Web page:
Escape from the Ordinary with a Visit to Whidbey Island, WA

The only way to visit Whidbey Island, Washington and not see something beautiful is to visit with your eyes closed. Possibly even with a blindfold on top of your closed eyes, because I’m not sure mere eyelids could stop the sheer awesomeness of the island from sneaking in. There are farms with green crops, red barns, and colorful flowers. There are beautiful old-growth forests with trees that seem to scrape the sky.  And, of course, there are amazing views of the water that surrounds Whidbey Island, and of the spectacular mountain ranges in the distance.

In addition to being gorgeous, it’s also populated with some of the most creative people I’ve ever met. A farmer who makes sheep’s cheese and also makes metal artwork.  A businesswoman who also makes beautiful clay platters.  A bed and breakfast owner who just happens to be a poet.  Everyone I talked to on Whidbey had a story to tell about how they got there, and not one of the stories was boring.

When we weren’t talking or gawking at yet another gorgeous view, our time on Whidbey Island was spent eating; eating amazingly prepared, locally grown, delicious food.  There’s a movement on Whidbey Island right now called Whidbey Island Grown that aims to promote knowledge and use of locally grown foods.  At one restaurant, my husband ate several bowls of Penn Cove mussels that had been harvested right in a nearby cove, and delivered within minutes to the restaurant.  Now, that’s fresh food! Many local businesses and farms are really passionate about growing and using local products. These people care about their Island and about their food, and the result is really delicious meals.

Whidbey Island: A Foodie’s Paradise

We visited Whidbey Island during a special weekend- the Whidbey Island Farm Tour. This is a wonderful festival that occurs once per year (usually in September) that encourages people to get out and see where their food is grown.  This year, eighteen farms were open for free tours. We met alpacas, llamas, sheep, pigs, and donkeys. We strolled through rows of vegetables and flowers.  We saw beehives and picked blueberries.  My kids are city kids, and if you ask them where food comes from, they say “the refrigerator” or “the store”. It’s important to get kids out to see the farms and the process of growing their food, so that they will appreciate good food and the hard work that it takes to get the food to them. The Farm Tour is a great way to introduce your family to food in its natural state!

We are farming at the Whidbey Island Farm Tour

If your family is visiting Whidbey Island (and you really should be!) and you’re not there over the Farm Tour weekend, consider making a stop at Greenbank Farm. This was one of the highlights of our time on Whidbey. Greenbank Farm is an incredible 150 acre farm and public space in the middle of Whidbey Island. When it looked like the land was going to be developed, several groups purchased it, and turned into a place where people could shop for wine or other local goodies, wander through gardens, look for birds, eat pie, admire art in the art galleries, walk on trails, and learn about agriculture. Greenbank Farm even has an Organic Farm School where young farmers can learn vital skills for running their own farms.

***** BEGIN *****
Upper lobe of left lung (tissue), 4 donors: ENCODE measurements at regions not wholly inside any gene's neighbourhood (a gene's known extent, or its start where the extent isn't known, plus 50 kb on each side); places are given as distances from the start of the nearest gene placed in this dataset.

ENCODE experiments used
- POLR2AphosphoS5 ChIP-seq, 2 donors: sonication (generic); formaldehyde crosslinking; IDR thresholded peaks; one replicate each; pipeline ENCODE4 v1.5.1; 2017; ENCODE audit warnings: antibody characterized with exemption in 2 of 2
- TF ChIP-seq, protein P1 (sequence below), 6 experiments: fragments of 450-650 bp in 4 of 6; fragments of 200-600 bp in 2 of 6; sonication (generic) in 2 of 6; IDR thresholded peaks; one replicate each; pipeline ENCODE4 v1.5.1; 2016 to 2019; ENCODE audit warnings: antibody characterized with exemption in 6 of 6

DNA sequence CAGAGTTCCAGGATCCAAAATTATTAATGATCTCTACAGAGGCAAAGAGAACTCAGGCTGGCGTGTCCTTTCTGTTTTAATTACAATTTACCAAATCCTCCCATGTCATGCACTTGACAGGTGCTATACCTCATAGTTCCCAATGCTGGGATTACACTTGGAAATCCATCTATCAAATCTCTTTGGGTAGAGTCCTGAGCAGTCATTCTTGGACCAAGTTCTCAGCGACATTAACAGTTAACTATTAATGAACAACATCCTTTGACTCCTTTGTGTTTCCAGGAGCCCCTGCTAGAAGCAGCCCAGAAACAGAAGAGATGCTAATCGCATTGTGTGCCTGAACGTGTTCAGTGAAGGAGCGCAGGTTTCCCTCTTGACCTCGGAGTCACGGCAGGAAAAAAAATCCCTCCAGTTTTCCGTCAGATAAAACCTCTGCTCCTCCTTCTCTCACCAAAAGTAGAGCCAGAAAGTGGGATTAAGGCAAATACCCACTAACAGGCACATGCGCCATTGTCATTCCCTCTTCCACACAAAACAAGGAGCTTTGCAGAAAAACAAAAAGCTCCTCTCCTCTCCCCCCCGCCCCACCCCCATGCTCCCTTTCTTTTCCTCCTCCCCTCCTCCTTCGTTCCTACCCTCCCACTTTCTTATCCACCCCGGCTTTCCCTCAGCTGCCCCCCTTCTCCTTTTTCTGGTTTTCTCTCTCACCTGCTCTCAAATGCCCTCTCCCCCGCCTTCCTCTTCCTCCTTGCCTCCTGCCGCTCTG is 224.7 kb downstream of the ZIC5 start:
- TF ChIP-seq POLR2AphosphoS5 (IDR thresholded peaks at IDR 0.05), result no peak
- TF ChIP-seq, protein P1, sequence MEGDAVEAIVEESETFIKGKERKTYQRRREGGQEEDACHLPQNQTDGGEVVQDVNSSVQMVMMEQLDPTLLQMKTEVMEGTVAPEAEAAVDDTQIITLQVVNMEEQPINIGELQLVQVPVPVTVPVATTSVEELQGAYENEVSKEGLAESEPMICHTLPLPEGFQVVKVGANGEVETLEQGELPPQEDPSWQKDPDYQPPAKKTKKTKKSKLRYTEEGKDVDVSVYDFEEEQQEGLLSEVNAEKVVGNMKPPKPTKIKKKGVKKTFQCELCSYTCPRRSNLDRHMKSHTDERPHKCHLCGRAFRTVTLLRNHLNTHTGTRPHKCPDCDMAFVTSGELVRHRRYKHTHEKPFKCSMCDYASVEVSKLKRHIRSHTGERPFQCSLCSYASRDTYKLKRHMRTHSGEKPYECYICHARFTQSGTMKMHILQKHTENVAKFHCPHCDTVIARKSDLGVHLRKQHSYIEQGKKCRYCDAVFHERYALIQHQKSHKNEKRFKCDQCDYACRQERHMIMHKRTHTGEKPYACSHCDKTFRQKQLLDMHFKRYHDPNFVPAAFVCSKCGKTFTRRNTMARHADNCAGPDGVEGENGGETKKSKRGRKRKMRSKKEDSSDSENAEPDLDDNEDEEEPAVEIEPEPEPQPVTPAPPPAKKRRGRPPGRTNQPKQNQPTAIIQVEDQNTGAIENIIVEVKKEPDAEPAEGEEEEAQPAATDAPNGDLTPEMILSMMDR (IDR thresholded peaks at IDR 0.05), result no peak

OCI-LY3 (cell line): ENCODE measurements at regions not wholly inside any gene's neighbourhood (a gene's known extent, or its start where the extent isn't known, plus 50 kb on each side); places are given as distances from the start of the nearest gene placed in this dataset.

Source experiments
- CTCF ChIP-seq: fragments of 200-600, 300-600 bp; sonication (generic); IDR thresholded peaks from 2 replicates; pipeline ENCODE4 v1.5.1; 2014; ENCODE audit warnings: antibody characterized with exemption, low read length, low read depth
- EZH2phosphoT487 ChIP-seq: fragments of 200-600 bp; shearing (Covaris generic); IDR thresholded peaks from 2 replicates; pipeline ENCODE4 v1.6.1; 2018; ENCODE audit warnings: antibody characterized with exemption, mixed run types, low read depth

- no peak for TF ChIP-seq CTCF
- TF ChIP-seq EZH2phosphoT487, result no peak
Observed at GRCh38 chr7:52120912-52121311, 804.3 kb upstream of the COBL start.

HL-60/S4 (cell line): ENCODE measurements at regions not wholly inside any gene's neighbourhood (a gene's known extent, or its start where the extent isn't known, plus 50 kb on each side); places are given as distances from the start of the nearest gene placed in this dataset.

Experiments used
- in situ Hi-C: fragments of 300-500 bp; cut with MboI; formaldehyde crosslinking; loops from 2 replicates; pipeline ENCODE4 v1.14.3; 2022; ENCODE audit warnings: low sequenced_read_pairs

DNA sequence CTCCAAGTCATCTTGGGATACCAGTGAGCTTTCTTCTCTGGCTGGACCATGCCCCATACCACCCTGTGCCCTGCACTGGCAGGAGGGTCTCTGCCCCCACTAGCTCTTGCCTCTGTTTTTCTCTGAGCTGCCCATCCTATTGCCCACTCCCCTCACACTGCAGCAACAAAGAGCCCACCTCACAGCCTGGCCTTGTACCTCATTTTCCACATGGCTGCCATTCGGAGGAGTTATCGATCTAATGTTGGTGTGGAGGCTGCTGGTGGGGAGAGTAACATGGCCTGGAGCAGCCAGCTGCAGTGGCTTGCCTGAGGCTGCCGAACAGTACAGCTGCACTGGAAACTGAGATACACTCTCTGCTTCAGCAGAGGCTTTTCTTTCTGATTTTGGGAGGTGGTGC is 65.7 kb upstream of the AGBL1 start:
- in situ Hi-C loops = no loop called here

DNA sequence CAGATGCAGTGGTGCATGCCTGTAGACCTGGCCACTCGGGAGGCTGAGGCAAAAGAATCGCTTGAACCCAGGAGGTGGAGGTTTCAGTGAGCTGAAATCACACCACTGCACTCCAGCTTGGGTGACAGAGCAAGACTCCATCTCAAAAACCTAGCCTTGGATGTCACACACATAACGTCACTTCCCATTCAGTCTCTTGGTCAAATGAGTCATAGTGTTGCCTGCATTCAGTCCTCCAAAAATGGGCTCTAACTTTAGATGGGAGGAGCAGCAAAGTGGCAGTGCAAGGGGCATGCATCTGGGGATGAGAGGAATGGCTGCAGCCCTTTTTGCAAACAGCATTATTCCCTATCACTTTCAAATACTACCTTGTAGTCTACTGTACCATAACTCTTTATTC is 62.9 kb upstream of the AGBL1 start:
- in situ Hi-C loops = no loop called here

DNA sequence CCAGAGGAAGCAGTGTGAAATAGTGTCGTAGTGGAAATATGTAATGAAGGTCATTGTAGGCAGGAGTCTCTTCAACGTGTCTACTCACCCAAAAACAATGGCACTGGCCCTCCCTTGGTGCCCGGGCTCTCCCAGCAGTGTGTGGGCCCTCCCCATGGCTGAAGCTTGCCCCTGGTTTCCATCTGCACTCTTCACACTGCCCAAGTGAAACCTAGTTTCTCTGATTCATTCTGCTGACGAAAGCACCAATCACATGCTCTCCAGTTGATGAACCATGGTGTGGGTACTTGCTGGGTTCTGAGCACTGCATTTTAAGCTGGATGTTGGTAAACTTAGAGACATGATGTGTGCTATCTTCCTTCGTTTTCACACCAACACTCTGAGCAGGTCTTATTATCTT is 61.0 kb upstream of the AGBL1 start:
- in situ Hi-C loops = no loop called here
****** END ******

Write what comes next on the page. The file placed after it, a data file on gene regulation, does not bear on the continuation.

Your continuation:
In addition to the beautiful farms, Whidbey Island has lots of other activities to offer. Your family can stroll the streets of Coupeville and check out all the little shops and restaurants and then visit a huge whale skeleton on the waterfront at Penn Cove Pier.

Whidbey Island also has a number of state parks including Fort Casey State Park where you can check out the restored lighthouse, climb on World War I-era gun batteries, explore the beaches, and enjoy more spectacular views.

Exploring History at Fort Casey State Park

The adults in your family will appreciate Whidbey Island Winery with its tasting room and delicious wines. (Kids are welcome in the tasting room, but of course cannot taste the wines.)  The little ones will love the chance to run around the big lawn outside the winery while the grownups sit at one of the outdoor tables and enjoy the scenery.  Up at the north tip of Whidbey Island is Deception Pass, with its beautiful bridge which connects Whidbey Island to the mainland.  At Deception Pass, your family can take a boat tour, get a great view of Deception Pass, and its bridge from an angle that most people don’t see!

Touring Deception Pass

Whidbey Island is full of hidden gems and wonderful towns- there’s something new to see and do every time you visit the island.  We can’t wait to go back!

 Disclosure: Thanks to Whidbey Island Tourism for hosting us on this trip!


Travel with kids to: CA |CO | DC| FL | HI | IL |MA | NC | NJ | NY | OR| PA| TN | TX | UT | VA | WA

About the author

Carrie Yu is one of Trekaroo’s Travel Experts located in Washington/Oregon. She’s also a mom to two kids, ages 6 and 8, and a blogger.
4 Responses
  1. Tina

    Best opening line ever!!!

    “The only way to visit Whidbey Island, Washington and not see something beautiful is to visit with your eyes closed. Possibly even with a blindfold on top of your closed eyes, because I’m not sure mere eyelids could stop the sheer awesomeness of the island from sneaking in.”

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